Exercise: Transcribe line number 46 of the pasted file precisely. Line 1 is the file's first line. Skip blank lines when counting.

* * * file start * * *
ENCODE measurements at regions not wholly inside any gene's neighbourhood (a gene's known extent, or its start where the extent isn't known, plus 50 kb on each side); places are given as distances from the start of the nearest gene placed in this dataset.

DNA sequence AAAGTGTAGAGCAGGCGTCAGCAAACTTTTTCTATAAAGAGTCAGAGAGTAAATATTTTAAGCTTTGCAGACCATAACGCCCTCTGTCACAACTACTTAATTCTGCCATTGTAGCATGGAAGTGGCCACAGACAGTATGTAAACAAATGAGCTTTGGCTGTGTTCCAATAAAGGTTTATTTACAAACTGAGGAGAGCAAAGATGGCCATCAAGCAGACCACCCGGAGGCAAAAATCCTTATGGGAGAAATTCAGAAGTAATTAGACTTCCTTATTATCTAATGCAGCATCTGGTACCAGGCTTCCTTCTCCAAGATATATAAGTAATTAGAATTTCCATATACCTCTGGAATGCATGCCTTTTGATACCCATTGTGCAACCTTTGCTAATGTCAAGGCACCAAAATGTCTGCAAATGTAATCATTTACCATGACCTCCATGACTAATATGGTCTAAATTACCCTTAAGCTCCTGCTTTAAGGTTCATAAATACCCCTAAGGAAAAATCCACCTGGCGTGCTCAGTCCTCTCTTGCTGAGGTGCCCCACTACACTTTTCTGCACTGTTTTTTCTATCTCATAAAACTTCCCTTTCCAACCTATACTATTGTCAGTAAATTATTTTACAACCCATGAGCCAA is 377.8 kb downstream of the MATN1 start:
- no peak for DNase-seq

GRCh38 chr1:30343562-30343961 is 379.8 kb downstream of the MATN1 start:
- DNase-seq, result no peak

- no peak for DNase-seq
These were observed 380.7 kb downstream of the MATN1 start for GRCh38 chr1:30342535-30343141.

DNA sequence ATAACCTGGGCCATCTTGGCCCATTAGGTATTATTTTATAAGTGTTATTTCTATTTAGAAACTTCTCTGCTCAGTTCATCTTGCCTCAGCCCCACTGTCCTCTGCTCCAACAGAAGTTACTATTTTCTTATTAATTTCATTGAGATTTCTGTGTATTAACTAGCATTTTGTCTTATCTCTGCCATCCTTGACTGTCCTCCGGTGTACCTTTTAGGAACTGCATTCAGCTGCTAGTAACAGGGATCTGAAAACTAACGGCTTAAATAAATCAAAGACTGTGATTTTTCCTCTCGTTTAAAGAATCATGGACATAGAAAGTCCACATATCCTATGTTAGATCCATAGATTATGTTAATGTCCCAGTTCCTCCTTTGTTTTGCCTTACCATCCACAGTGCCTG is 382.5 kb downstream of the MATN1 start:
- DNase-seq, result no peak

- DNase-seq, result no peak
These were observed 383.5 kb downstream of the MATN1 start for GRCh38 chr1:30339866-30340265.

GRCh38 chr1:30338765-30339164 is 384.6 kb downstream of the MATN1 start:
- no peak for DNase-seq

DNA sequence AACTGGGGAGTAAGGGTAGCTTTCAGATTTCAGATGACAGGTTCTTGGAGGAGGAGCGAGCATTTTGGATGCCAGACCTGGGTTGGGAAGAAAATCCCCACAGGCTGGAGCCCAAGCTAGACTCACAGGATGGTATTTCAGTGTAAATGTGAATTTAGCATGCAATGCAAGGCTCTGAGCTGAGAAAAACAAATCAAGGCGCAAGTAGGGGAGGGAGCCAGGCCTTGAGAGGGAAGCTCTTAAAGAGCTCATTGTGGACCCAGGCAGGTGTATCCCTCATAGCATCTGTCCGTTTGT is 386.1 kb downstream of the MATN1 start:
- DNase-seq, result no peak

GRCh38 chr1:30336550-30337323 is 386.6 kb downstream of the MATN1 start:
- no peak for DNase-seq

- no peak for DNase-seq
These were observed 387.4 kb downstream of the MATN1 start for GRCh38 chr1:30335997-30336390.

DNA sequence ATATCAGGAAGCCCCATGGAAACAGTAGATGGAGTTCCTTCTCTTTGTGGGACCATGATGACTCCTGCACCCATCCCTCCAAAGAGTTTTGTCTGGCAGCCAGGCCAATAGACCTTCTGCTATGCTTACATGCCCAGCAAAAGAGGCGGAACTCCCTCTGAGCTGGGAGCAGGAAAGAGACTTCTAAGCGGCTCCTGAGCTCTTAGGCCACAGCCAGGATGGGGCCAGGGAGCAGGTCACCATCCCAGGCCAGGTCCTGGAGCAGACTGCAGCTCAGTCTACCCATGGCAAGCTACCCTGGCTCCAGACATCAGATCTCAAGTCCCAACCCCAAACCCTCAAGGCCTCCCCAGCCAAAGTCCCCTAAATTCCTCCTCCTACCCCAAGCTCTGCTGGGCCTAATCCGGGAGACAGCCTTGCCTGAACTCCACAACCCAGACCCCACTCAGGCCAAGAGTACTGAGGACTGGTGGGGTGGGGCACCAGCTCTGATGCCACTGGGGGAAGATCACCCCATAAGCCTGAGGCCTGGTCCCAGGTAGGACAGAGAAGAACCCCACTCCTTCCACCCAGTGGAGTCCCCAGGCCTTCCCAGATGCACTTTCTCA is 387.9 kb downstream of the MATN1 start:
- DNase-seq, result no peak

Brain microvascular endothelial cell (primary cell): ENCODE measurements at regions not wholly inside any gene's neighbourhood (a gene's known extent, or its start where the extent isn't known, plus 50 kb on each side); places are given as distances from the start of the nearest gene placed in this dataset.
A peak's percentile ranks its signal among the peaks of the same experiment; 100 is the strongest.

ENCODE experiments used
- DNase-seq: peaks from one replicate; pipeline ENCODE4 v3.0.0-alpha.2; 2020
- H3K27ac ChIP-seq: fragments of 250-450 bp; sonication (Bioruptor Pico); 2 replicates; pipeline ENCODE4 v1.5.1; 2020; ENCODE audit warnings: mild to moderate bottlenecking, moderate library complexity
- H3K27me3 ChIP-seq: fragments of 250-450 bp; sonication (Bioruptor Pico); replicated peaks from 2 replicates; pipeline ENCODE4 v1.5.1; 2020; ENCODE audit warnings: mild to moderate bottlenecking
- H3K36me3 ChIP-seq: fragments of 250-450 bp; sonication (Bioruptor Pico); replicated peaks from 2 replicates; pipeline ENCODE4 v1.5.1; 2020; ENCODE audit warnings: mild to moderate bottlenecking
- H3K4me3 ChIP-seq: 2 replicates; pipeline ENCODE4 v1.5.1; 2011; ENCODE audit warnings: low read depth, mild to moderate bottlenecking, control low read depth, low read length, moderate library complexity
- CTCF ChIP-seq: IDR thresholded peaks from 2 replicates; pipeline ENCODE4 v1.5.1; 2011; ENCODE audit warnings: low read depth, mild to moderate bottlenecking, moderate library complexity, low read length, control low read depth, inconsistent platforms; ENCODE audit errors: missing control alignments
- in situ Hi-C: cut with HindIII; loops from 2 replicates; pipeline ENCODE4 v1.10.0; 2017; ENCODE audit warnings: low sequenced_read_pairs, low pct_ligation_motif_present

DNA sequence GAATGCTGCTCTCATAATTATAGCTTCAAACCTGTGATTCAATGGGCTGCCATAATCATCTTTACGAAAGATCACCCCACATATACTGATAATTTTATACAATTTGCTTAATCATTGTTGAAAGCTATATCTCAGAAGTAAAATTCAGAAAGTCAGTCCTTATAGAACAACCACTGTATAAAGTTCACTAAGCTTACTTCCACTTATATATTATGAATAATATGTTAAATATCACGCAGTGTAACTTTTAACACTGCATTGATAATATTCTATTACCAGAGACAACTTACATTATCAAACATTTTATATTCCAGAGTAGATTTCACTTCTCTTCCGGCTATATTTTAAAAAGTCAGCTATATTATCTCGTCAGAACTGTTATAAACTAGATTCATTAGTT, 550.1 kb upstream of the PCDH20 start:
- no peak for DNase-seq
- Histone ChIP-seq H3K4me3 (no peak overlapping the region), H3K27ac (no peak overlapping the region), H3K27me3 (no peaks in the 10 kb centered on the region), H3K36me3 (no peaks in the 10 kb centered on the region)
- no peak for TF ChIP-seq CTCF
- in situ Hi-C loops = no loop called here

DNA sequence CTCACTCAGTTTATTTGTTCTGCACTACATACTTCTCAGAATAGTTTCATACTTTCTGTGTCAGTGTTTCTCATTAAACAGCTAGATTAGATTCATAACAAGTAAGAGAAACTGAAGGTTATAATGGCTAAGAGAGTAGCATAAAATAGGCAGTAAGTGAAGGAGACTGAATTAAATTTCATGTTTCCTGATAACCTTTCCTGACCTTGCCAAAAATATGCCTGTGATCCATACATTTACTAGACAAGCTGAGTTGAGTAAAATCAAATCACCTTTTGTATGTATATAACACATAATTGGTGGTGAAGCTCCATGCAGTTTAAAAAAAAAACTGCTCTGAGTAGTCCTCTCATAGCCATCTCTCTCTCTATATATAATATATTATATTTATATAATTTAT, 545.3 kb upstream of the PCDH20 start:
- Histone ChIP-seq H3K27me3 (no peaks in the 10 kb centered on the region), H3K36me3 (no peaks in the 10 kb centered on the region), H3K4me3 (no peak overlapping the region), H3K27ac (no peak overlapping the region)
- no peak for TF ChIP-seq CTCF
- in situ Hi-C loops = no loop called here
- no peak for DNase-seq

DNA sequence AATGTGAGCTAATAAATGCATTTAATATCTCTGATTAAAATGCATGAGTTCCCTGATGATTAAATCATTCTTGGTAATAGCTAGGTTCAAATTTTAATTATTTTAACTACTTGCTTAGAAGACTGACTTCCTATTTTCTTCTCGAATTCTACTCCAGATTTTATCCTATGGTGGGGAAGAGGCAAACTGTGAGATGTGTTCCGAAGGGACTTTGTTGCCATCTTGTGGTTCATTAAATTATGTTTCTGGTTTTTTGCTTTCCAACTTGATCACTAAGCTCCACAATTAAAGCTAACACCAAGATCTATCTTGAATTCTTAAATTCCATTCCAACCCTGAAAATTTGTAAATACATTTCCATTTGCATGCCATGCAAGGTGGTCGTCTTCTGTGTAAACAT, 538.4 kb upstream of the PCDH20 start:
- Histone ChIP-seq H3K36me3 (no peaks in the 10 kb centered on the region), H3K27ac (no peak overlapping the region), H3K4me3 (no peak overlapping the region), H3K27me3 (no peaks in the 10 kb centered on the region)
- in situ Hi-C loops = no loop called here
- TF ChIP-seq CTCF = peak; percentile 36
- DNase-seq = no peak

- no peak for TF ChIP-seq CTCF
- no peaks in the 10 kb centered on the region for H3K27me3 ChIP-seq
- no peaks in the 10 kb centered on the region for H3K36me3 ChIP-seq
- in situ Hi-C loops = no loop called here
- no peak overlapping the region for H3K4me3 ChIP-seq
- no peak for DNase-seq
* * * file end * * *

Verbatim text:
- DNase-seq = no peak